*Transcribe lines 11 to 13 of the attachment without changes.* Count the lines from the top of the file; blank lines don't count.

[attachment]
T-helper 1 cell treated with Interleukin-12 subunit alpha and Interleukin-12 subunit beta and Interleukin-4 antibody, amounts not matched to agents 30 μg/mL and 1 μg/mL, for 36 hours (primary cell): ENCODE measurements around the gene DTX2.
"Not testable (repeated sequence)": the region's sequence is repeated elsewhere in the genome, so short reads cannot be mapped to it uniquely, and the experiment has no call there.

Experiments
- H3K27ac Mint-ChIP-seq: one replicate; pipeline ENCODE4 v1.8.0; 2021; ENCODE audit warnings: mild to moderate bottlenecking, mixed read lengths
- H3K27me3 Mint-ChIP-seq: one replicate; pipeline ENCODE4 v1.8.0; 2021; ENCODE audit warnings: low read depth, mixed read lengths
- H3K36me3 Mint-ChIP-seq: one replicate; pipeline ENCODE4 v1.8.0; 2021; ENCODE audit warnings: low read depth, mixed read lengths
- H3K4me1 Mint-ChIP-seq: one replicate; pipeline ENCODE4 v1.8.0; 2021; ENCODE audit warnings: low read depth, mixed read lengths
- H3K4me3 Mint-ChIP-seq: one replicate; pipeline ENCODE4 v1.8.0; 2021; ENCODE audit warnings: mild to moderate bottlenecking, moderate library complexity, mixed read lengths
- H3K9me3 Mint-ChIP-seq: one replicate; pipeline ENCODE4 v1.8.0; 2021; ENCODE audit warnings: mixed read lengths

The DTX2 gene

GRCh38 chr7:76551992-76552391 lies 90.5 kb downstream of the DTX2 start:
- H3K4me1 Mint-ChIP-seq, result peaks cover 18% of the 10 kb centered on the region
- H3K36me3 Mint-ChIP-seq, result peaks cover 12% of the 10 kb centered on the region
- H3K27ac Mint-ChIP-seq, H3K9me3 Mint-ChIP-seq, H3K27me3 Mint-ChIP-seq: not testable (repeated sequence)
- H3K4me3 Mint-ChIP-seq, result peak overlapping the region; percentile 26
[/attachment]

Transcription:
GRCh38 chr7:76551992-76552391 lies 90.5 kb downstream of the DTX2 start:
- H3K4me1 Mint-ChIP-seq, result peaks cover 18% of the 10 kb centered on the region
- H3K36me3 Mint-ChIP-seq, result peaks cover 12% of the 10 kb centered on the region